Here are the lessons that can be learned from parenting in the Netherlands

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Studies have shown that children in the Netherlands are among the happiest children in the world. Experts say that there may be many reasons for this.

A report published by UNICEF last year found that children in the Netherlands have the highest sense of happiness. The UN Children’s Agency analyzed data from 41 high-income countries and ranked these countries based on their scores in children’s mental health, physical health, and academic and social skills development.

The Netherlands ranks highest in the three health outcomes rankings, followed by Denmark and Norway.

Chile, Bulgaria and the United States top the list.

In addition, the 2020 Good Life Index of the Organization for Economic Cooperation and Development shows that the Netherlands scores above average in income, education, housing, and health status.

Anita Clear, the author of the book “A Guide to Living for Working Parents,” told CNBC over the phone that it is important to understand the role of socioeconomic factors in affecting children’s happiness. She explained that if some of the children’s needs are met, which is more likely in rich countries, then the chance of happiness is greater.

Clearly said that a self-confident parenting method that sets “clear boundaries, full of love and warmth… has always been shown to be related to the positive outcomes of children.”

In addition, Clear said that shame can cause real harm to children, and the Dutch are known for openly discussing topics that might be considered more uncomfortable in other countries.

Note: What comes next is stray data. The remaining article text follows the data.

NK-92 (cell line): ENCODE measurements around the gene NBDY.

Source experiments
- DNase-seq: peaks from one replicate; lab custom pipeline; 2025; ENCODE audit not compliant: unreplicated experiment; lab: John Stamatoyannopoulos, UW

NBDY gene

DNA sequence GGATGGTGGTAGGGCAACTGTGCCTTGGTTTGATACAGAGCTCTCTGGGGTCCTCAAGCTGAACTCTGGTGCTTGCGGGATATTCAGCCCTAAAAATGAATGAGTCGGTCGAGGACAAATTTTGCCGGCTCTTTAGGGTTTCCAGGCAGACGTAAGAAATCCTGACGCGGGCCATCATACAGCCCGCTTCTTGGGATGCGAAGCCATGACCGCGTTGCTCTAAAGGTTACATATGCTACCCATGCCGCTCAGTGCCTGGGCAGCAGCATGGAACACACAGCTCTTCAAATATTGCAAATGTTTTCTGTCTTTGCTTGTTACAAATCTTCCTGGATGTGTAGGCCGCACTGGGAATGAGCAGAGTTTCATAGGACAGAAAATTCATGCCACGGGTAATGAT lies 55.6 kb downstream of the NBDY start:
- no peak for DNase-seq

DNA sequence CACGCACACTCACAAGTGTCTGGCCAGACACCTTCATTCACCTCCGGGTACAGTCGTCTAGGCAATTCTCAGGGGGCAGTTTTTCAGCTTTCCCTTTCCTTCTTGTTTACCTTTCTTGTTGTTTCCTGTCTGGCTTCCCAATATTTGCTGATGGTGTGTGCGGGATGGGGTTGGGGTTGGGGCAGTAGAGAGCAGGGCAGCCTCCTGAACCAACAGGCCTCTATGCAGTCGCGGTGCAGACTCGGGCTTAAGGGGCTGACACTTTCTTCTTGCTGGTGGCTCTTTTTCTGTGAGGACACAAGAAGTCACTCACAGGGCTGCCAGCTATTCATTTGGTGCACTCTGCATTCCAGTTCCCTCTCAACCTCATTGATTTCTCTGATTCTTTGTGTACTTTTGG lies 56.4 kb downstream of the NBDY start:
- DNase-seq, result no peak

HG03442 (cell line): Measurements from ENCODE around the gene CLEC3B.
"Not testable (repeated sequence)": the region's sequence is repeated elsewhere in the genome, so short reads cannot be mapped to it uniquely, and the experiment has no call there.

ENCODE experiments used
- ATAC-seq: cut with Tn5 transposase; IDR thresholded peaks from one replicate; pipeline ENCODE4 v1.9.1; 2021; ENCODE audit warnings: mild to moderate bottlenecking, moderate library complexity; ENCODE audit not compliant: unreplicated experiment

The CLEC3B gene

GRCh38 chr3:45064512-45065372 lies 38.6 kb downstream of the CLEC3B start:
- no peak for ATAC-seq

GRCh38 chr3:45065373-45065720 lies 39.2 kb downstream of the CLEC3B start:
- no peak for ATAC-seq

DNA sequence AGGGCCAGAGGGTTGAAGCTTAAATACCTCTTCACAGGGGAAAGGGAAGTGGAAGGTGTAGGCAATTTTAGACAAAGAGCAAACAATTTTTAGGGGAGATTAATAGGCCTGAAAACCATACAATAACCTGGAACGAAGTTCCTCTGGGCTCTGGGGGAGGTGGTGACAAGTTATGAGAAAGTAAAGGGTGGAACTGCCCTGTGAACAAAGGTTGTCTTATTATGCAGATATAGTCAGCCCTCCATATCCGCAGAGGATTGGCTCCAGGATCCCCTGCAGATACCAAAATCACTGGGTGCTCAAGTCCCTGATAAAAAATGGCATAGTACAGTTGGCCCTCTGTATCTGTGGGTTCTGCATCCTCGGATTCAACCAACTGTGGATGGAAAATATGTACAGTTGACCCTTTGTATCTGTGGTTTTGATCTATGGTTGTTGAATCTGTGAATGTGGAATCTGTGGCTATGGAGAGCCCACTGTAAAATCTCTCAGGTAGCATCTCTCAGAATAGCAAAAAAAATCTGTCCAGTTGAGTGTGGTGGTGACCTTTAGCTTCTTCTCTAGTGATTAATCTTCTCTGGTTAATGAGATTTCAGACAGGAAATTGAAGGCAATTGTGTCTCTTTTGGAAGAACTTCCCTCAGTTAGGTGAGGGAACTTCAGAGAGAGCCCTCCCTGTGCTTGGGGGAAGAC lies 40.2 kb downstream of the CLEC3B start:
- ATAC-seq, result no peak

The UNICEF report also emphasizes that not all children living in rich countries have a good childhood.

UNICEF said in the report: “Even countries with good social, economic and environmental conditions are far from achieving the goals set by the 2030 Agenda for Sustainable Development.”

To overcome these shortcomings, UNICEF urges high-income countries to consult with children on how to improve their lives and ensure that policies that promote their well-being are included. UNICEF also recommends that countries accelerate their efforts to achieve sustainable development goals, such as reducing poverty and improving childcare opportunities.

Non-competitive education

Clear said the Dutch are known for “valuing diversity” [and] Very tolerant. ”

She said that this kind of parenting method is very important considering the academic and social pressures children are now facing on social media.

“So I think growing up in such a culture, everyone’s unique talents are respected, and children feel that they can be who they want to be, and they will not be judged, which may make friendship more positive, playground culture Be more active and will help improve the happiness of children,” she said.

A study by UNICEF shows that 81% of 15-year-olds in the Netherlands think they can easily make friends. This is one of the highest rates among the 41 countries covered by the paper. Research also shows that domestic 15-year-olds who have a high sense of belonging to school have the highest life satisfaction.

Amanda Gummer, founder of the skills development organization Good Play Guide, told CNBC via e-mail that Dutch school education is “uncompetitive.” Instead, the focus is on fostering a passion for learning.

She urged parents to remember that “examination results are not the whole and the ultimate goal”, and they should work hard to cultivate their children’s curiosity.

Gumer said that in terms of children’s well-being, other countries also have lessons to learn from.

For example, Norway, ranked third on the UNICEF list, Gummer said there is a “culture of solidarity.”

“Helping others is good for your mental health, so think about the ways your entire family can contribute to the community,” she said, implying that volunteerism is a way to cultivate this sense of solidarity.

Check: This “gentle parenting” master gave her the secret to nurturing self-confident children

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